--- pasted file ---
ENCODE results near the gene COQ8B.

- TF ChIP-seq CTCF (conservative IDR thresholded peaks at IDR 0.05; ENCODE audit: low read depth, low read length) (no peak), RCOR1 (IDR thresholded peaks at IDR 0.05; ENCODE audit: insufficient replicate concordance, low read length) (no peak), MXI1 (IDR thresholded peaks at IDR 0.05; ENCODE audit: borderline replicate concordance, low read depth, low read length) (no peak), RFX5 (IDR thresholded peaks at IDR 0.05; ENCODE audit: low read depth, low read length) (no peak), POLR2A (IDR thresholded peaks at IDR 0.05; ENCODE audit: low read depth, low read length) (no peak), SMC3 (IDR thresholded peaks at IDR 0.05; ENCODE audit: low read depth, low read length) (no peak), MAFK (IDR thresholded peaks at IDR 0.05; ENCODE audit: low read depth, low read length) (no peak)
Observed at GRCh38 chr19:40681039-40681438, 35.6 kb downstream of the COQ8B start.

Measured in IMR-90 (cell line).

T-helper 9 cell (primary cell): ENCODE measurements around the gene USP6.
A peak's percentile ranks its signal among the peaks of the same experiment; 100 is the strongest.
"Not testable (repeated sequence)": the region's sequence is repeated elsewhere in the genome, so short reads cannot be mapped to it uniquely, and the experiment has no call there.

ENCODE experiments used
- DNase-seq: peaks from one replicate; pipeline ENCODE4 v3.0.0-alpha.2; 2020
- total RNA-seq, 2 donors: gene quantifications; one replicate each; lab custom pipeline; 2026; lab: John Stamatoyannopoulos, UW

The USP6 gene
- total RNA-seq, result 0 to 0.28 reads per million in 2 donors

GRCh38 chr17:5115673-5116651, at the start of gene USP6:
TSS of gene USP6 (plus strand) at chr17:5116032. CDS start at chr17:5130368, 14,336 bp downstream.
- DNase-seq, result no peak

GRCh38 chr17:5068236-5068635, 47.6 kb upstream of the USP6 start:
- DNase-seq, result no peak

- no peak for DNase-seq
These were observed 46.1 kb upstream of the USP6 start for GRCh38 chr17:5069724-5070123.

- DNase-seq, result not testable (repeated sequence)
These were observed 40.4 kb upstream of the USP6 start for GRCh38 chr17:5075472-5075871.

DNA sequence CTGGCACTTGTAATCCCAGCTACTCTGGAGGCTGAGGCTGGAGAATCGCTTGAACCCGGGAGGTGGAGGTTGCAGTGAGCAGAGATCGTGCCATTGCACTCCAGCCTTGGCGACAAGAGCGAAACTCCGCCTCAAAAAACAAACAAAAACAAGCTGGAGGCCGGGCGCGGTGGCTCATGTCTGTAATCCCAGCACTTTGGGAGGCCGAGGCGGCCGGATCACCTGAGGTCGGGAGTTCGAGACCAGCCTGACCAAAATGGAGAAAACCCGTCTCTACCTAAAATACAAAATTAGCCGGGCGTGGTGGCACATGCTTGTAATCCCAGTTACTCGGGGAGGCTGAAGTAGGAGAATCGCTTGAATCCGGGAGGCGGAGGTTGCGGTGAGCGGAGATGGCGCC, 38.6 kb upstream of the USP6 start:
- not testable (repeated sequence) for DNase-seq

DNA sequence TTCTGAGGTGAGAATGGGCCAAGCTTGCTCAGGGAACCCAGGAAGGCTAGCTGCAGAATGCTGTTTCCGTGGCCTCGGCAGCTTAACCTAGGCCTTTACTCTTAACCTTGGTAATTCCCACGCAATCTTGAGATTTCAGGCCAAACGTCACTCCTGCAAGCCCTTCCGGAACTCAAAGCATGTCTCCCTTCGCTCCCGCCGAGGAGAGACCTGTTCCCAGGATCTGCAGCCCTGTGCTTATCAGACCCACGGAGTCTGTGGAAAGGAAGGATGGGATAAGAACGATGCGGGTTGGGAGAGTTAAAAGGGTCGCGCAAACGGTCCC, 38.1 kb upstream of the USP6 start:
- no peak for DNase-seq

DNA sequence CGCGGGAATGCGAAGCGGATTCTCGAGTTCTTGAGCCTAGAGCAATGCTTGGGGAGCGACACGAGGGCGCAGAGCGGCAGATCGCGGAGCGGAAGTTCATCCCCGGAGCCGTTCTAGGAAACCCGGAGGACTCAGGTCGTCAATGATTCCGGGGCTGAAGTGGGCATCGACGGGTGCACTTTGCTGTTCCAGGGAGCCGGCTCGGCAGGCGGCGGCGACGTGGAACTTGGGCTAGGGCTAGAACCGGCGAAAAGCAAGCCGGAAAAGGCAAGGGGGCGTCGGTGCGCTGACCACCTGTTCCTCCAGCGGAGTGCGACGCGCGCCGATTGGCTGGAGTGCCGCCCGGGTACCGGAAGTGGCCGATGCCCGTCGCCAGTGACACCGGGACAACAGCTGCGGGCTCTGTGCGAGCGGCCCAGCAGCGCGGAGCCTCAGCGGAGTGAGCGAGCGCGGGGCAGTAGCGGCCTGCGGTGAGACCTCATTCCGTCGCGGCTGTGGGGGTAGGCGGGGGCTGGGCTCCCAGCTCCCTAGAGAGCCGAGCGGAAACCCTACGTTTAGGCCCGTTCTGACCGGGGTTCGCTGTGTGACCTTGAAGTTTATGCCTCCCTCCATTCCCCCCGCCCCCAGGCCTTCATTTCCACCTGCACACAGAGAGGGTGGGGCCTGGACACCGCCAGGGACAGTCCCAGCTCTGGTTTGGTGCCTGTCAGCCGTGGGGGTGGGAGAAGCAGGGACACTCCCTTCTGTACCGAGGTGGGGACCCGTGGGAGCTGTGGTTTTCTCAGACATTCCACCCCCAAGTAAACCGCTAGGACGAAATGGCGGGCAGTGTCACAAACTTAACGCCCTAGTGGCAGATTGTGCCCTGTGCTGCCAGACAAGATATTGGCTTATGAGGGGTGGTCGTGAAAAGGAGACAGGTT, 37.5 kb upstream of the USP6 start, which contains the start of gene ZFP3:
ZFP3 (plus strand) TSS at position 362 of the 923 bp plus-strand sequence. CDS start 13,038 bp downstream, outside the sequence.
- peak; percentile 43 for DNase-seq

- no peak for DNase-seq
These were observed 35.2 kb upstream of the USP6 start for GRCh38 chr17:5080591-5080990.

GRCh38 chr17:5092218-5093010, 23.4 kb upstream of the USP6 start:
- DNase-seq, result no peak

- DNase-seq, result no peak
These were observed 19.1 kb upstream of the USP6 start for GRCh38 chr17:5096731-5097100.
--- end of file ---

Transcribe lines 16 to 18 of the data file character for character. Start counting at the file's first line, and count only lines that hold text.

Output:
GRCh38 chr17:5068236-5068635, 47.6 kb upstream of the USP6 start:
- DNase-seq, result no peak

- no peak for DNase-seq